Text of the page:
Saturday, November 10, 2007

Nobody to Call

I decided to run today because my achilles is feeling better. I got about 4 minutes into it and decided to turn around and walk back home. Bummer. Running feels so good, but I guess it will have to wait a little longer. I decided to ride my bike to Georgia instead. When I was about 25-30 minutes away from home, I realized that I forgot to bring money with me and that I would probably need to refill my water bottle. On the way back, I ended up getting a gas station guy to fill it up in the sink. After that, I saw a guy next to his truck on the side of the road holding a gas can. I stopped and asked if he needed to call anyone. He said that he didn't have anyone to call. I wonder if that's because he's from somewhere else...I don't remember what his license plate said. I hope that he's just far from home instead of being devoid of friends. He had put a dollar's worth of gas in his truck, but that's all he had. I would have offered him a couple bucks if I had any with me. I wonder how much longer he stood there before anyone helped him.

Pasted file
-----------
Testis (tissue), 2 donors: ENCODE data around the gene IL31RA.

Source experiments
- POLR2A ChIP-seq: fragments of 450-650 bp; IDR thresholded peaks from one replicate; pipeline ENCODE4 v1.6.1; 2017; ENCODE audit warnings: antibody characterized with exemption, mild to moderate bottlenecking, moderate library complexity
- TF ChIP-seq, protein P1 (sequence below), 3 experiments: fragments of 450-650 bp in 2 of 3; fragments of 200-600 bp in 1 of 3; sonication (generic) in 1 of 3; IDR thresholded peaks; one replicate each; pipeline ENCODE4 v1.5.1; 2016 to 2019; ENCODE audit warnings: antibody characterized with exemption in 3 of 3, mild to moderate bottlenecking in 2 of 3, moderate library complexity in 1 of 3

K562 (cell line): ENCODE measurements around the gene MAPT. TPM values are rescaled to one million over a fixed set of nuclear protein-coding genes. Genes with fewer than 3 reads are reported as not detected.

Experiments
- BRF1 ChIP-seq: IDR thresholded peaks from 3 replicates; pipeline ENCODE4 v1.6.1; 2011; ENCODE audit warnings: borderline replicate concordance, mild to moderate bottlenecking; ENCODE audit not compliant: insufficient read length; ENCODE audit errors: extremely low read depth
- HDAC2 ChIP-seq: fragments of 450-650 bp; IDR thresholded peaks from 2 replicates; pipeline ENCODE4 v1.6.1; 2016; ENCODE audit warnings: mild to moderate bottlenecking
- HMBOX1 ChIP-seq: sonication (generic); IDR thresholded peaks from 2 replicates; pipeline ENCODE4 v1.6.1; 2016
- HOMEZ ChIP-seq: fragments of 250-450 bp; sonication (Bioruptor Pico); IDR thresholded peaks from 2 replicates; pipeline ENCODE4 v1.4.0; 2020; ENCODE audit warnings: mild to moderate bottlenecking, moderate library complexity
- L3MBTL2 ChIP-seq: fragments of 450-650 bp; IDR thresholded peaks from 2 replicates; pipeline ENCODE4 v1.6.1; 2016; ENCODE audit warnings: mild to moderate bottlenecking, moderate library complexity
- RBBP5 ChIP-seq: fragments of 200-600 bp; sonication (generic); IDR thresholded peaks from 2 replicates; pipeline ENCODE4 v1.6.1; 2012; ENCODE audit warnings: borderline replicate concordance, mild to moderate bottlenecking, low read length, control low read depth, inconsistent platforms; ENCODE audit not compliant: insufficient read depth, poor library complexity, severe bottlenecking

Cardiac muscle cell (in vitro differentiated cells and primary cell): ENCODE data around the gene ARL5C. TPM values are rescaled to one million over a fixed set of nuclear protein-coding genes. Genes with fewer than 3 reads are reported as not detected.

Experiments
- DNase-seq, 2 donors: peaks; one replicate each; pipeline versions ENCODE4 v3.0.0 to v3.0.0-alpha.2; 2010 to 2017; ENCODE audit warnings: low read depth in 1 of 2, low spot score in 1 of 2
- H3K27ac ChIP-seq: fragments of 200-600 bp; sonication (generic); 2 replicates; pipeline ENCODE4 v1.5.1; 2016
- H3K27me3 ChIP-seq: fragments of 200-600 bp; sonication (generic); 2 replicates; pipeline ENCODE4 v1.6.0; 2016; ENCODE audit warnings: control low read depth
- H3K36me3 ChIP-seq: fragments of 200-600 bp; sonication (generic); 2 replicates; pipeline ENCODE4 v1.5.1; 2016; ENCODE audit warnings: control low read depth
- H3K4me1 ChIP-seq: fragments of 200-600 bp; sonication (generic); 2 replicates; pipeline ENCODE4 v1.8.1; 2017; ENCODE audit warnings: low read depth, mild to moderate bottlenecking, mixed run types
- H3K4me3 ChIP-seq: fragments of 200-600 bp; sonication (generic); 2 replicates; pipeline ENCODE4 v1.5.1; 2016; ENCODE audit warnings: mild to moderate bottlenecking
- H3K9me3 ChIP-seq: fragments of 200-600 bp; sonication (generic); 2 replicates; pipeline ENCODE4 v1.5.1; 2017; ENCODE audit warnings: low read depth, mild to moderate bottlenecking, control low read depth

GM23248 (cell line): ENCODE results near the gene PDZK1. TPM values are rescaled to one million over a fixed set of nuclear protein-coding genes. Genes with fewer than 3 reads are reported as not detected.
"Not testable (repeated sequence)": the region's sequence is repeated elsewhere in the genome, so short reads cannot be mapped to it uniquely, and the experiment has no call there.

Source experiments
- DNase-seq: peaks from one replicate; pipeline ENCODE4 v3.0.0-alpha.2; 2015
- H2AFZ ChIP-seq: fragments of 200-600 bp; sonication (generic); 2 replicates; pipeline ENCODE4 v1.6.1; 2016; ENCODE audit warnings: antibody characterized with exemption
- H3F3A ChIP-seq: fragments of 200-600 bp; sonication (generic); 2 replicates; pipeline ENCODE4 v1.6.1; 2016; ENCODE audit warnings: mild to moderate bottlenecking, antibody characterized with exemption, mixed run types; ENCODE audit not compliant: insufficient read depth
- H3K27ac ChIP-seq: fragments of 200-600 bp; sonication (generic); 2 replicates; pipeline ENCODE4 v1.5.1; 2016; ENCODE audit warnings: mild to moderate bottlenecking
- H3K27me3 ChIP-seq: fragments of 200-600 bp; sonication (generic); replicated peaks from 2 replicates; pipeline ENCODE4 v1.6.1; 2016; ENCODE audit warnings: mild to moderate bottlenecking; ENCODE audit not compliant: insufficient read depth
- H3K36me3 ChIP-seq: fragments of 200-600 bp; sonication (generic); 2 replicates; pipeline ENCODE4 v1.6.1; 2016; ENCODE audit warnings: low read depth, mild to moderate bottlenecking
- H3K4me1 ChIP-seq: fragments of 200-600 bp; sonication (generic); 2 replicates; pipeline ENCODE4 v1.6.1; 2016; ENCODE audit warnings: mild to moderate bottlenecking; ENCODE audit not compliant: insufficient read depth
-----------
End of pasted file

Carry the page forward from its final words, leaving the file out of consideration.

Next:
I'll now mention that he was a black dude, probably about 35-40 years old because I'm wondering if, statistically speaking, black people have to wait longer than white people in a roadside situation before anyone helps them. I doubt that there's a good way to measure that, except with phony, small-sample field experiments which would be plagued by all kinds of design failures that would render the results useless.

I'll now diverge on a racism note. I'm learning in my UR class that there's a lot more racism in America than I thought. We've been looking at it in the housing market and public choice. I'm not sure if it's comforting or not, but a lot of discrimination can be explained by income. However, even after controlling for income, blacks still get the short end of the stick. I wonder if this will change in the future. For instance, my parents went through race riots in high school, when integration was still in its infancy. I wonder if we'll have more equality when members of my generation are in charge of lending institutions, apartment complexes, public policy, and the like. I think that we are on average less racist than our parents. I don't know if/when that will manifest itself in better equality in our country.
Post a Comment